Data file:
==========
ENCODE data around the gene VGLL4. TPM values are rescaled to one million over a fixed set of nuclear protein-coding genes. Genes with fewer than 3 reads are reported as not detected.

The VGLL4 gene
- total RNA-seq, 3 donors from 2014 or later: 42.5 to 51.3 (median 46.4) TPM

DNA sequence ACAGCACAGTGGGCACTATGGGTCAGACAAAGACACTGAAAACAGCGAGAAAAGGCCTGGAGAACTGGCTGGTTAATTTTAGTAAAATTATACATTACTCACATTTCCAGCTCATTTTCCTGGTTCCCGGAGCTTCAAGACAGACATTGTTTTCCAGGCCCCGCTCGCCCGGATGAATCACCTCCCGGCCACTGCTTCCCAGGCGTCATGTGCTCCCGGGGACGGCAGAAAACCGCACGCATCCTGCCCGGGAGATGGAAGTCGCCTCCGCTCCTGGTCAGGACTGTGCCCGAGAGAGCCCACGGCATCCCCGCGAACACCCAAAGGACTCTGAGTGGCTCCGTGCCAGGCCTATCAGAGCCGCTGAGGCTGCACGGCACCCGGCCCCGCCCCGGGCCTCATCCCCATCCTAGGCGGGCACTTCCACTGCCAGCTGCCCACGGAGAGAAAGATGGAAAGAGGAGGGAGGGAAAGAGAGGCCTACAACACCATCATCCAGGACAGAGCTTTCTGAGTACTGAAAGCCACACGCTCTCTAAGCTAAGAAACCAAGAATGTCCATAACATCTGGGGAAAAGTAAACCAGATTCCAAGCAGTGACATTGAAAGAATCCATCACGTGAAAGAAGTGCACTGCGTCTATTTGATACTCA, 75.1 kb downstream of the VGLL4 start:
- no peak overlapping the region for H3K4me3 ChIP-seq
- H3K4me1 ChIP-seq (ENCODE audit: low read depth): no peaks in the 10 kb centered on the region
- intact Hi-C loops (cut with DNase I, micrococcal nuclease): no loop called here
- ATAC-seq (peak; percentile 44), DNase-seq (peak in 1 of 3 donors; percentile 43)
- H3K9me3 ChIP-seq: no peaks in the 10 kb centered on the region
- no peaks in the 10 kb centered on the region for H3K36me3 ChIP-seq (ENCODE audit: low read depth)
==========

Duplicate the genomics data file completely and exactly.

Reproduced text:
ENCODE data around the gene VGLL4. TPM values are rescaled to one million over a fixed set of nuclear protein-coding genes. Genes with fewer than 3 reads are reported as not detected.

The VGLL4 gene
- total RNA-seq, 3 donors from 2014 or later: 42.5 to 51.3 (median 46.4) TPM

DNA sequence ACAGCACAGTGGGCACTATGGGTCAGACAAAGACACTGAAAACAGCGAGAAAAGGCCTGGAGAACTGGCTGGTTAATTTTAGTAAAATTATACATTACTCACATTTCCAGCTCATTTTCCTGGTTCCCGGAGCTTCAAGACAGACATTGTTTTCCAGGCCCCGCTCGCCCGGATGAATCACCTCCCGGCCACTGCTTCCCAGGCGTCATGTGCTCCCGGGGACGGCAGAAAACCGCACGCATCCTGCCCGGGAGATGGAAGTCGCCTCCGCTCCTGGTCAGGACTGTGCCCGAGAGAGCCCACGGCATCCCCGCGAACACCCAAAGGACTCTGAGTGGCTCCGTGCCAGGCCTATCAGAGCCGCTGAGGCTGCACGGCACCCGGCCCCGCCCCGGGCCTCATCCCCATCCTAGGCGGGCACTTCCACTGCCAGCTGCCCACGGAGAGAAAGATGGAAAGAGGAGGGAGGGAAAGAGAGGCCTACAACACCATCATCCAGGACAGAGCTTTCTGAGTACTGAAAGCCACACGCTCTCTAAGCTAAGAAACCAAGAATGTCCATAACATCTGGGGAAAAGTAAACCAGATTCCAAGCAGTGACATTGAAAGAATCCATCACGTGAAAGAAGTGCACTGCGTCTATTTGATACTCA, 75.1 kb downstream of the VGLL4 start:
- no peak overlapping the region for H3K4me3 ChIP-seq
- H3K4me1 ChIP-seq (ENCODE audit: low read depth): no peaks in the 10 kb centered on the region
- intact Hi-C loops (cut with DNase I, micrococcal nuclease): no loop called here
- ATAC-seq (peak; percentile 44), DNase-seq (peak in 1 of 3 donors; percentile 43)
- H3K9me3 ChIP-seq: no peaks in the 10 kb centered on the region
- no peaks in the 10 kb centered on the region for H3K36me3 ChIP-seq (ENCODE audit: low read depth)